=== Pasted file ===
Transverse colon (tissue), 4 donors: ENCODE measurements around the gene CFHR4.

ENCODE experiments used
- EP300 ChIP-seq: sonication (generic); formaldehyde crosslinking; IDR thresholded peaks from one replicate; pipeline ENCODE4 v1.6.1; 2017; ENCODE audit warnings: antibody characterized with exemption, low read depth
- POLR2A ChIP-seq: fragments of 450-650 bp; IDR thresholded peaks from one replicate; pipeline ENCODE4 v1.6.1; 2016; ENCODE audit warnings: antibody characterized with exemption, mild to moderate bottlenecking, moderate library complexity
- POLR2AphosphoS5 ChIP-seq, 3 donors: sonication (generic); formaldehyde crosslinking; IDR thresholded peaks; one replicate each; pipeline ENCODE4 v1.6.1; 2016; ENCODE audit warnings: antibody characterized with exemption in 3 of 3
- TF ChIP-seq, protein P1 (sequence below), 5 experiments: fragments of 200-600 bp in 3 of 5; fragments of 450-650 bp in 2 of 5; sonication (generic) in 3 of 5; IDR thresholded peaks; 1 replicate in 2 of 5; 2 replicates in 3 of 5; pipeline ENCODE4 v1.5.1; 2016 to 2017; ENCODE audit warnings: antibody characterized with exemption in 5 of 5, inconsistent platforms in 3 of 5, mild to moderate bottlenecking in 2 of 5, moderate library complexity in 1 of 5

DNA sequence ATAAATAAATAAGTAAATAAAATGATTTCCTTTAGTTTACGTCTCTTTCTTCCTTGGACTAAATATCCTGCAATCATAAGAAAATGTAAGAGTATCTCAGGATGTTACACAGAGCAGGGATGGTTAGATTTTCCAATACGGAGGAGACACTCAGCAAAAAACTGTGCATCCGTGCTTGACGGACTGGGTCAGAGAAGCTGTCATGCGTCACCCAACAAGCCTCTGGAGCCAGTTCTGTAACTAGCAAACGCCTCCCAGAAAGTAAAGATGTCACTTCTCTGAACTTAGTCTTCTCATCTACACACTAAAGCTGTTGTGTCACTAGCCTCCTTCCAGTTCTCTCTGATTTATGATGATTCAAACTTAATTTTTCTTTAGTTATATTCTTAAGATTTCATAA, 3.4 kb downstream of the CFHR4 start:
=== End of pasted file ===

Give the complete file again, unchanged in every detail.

Transverse colon (tissue), 4 donors: ENCODE measurements around the gene CFHR4.

ENCODE experiments used
- EP300 ChIP-seq: sonication (generic); formaldehyde crosslinking; IDR thresholded peaks from one replicate; pipeline ENCODE4 v1.6.1; 2017; ENCODE audit warnings: antibody characterized with exemption, low read depth
- POLR2A ChIP-seq: fragments of 450-650 bp; IDR thresholded peaks from one replicate; pipeline ENCODE4 v1.6.1; 2016; ENCODE audit warnings: antibody characterized with exemption, mild to moderate bottlenecking, moderate library complexity
- POLR2AphosphoS5 ChIP-seq, 3 donors: sonication (generic); formaldehyde crosslinking; IDR thresholded peaks; one replicate each; pipeline ENCODE4 v1.6.1; 2016; ENCODE audit warnings: antibody characterized with exemption in 3 of 3
- TF ChIP-seq, protein P1 (sequence below), 5 experiments: fragments of 200-600 bp in 3 of 5; fragments of 450-650 bp in 2 of 5; sonication (generic) in 3 of 5; IDR thresholded peaks; 1 replicate in 2 of 5; 2 replicates in 3 of 5; pipeline ENCODE4 v1.5.1; 2016 to 2017; ENCODE audit warnings: antibody characterized with exemption in 5 of 5, inconsistent platforms in 3 of 5, mild to moderate bottlenecking in 2 of 5, moderate library complexity in 1 of 5

DNA sequence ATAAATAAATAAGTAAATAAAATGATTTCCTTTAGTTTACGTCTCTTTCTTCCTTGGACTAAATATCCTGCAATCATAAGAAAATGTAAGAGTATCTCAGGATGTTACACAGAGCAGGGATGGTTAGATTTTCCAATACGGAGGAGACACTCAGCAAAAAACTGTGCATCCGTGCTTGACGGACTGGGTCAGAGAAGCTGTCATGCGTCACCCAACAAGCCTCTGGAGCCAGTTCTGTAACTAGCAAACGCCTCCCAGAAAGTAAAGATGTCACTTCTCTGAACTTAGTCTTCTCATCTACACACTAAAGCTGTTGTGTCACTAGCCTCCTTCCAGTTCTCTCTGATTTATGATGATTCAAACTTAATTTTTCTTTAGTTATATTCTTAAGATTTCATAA, 3.4 kb downstream of the CFHR4 start: